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I just can't understand the views thing and somehow couldn't find one clear solution.

I have a view "A", and it has a button to go to another view "B". View B takes me to view C and view C takes me back to A.

In view C, everywhere that the user taps, he sees an image appear. The code for that is in view C's .m file.

The problem is that when I switch from view C to A, the code for C is still working on view A? If I tap on A, I see that image everywhere I tap, but A is my menu and not part of the game. The method that makes an image appear on a tap belongs only to view C!

I can't understand these views; at the start I used insertSubview:atIndex:, and everything was overlapping, so now I use addSubview:, and I have this problem.

Can some one explain geometrically how this works?

How come the buttons from view C are seen in view A somtimes without reason? Why, after loading C and back to A, it implements the code of C on view A?

Why do my views overlap all the time? I want every view to work seperately, and not see anything from the views behind it, or implement code from views that were loaded in the past.

Please, help me with my views. Thanks a lot.

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Have you tried to read even some basic tutorials on this stuff? –  DavidNeiss May 6 '11 at 22:51
    
Tom is right – you should look at using viewcontrollers to present different views to the user. But in the meantime, can you actually post your code? It's hard to say what could be going wrong otherwise. –  CharlieMezak May 6 '11 at 23:08

2 Answers 2

One good practice, let say you have a

UIViewController *myViewController with 3 properties :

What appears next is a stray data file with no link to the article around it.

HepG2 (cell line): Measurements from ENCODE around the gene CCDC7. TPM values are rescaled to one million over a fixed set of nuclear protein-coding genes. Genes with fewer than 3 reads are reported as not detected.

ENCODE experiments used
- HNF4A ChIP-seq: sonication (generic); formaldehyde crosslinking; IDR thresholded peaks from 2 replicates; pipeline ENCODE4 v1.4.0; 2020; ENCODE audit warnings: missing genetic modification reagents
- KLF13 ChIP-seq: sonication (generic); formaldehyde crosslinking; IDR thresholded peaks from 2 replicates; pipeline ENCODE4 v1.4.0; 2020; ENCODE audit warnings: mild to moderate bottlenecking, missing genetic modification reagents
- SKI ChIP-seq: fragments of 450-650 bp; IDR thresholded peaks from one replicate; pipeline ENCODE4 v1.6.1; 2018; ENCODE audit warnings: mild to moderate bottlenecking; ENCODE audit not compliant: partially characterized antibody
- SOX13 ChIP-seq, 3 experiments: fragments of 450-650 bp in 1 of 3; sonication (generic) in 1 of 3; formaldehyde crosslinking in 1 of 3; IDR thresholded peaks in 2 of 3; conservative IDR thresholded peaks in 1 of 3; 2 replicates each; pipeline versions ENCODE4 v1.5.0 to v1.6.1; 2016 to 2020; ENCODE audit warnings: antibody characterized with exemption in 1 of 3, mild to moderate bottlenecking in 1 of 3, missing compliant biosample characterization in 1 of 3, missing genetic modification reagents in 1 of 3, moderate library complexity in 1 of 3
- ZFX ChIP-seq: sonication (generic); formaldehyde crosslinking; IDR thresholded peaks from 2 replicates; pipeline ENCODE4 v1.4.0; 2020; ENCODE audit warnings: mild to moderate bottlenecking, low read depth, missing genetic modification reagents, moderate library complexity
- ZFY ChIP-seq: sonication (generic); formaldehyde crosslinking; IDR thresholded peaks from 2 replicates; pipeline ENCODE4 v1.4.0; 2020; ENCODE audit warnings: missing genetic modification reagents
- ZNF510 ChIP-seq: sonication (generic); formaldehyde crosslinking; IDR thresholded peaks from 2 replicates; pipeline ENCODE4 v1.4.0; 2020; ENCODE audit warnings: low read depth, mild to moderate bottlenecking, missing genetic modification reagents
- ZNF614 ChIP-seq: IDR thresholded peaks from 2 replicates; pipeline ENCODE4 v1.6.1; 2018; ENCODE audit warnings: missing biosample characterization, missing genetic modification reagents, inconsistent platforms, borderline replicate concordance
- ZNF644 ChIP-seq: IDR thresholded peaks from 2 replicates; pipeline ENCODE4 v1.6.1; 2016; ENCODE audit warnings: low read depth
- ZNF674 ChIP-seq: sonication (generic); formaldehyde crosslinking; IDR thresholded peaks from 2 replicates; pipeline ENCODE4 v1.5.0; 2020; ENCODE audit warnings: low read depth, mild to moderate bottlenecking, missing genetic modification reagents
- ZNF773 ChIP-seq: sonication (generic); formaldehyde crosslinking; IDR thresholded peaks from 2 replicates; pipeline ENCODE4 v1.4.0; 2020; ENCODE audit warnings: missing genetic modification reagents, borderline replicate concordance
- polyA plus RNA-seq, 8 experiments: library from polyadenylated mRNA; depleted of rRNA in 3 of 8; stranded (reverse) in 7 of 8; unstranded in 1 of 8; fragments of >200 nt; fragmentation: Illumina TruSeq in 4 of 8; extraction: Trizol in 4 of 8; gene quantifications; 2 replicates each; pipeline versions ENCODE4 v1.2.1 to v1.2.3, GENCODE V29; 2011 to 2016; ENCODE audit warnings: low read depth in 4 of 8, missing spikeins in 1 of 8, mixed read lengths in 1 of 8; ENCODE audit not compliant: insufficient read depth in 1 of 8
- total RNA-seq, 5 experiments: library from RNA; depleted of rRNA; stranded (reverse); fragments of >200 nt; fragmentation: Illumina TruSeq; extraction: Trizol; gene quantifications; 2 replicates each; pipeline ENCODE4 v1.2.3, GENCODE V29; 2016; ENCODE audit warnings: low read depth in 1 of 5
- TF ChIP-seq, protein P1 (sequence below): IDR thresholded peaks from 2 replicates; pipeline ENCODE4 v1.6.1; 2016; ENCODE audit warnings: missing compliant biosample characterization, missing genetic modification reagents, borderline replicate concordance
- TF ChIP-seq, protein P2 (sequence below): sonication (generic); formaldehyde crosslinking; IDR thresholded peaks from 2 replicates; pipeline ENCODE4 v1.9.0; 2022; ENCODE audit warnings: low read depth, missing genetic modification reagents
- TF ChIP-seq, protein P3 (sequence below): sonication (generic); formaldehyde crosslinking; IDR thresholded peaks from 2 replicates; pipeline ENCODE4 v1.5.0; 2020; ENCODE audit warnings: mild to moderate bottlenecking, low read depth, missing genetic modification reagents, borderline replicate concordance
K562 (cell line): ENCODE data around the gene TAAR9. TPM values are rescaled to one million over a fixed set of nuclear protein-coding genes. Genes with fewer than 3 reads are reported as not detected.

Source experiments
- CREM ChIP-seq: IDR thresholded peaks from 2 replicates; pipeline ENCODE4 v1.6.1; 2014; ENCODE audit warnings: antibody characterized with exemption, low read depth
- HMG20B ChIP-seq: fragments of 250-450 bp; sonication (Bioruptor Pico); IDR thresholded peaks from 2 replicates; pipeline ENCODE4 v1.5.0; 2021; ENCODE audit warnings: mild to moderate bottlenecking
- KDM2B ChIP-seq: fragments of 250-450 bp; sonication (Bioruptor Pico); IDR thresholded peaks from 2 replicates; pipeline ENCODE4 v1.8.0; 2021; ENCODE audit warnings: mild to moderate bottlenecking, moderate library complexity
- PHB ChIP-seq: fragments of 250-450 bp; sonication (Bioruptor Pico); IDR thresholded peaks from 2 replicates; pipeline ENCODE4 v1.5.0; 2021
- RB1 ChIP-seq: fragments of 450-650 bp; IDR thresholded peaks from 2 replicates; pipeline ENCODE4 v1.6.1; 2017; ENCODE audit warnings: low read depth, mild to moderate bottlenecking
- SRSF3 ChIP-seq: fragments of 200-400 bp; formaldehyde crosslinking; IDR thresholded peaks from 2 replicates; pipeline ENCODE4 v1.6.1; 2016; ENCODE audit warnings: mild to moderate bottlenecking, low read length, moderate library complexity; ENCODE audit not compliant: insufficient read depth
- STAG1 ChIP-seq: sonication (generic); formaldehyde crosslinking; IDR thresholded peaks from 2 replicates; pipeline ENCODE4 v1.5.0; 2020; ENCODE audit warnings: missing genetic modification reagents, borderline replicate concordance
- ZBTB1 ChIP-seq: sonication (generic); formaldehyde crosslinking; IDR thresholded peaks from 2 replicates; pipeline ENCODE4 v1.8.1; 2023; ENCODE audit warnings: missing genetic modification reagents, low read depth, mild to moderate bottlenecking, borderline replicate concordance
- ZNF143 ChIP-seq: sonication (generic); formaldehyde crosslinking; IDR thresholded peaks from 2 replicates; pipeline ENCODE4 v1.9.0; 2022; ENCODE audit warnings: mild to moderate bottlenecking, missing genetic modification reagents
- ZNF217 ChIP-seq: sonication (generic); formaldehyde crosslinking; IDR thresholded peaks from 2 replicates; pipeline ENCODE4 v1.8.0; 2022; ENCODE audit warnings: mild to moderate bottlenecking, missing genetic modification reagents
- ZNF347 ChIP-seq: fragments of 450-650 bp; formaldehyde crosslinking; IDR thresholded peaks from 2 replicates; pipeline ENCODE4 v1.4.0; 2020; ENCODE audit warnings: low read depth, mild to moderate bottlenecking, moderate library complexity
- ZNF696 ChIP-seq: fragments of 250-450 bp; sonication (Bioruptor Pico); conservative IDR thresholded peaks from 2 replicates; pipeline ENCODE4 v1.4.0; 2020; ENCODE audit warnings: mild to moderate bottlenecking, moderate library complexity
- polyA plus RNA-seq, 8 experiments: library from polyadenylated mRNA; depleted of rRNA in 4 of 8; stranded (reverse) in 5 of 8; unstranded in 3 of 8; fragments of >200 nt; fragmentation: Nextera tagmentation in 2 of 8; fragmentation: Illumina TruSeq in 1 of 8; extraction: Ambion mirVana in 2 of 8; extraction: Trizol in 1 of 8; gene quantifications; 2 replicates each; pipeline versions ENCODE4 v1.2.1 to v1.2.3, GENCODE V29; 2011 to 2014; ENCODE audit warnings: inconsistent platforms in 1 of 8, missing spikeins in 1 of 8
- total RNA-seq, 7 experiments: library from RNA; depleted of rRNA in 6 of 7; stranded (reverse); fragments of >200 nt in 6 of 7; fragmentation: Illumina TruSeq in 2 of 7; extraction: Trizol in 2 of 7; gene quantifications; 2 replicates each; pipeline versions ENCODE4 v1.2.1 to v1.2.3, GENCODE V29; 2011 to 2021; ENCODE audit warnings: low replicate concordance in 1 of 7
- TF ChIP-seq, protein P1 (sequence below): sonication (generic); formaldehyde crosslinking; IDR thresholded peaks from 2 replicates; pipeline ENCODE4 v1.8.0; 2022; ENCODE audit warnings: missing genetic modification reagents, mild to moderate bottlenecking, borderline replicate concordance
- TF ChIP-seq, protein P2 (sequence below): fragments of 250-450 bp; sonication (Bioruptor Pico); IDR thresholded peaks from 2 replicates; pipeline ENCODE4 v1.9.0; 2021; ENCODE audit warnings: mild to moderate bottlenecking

UIVIew *viewA

UIView *viewB

UIView *viewC

When you want to diplay put a viewA on the stack just set

myViewController.view = viewA;

and so on!

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thats exactly what i did, BUT the .m file of viewC is continue to run while i already showing another view with another .m file. so how does it works anyway? if i did load some .m and then i load another view that connected to another .m , so the first .m is still working ?? –  Curnelious May 8 '11 at 7:00
    
so release the view object when not needed, this is a good practice too to keep as low as possible the number of objects in memory –  vfloz May 8 '11 at 16:10

Rather than views, you probably want to focus on UIViewControllers. With this you won't have that problem, a UIViewController is almost always fullscreen and you can code specifically for it. You can create three UIViewController subclasses, one for A, B and C. In each's nib you can add a button, and use this to present the next view controller (possibly using presentModalViewController:). In the third subclass, you can implement your logic for showing an image when the user taps.

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thanks. Tom thats exactly what i do. and yes i have read so much about views . –  Curnelious May 7 '11 at 10:53

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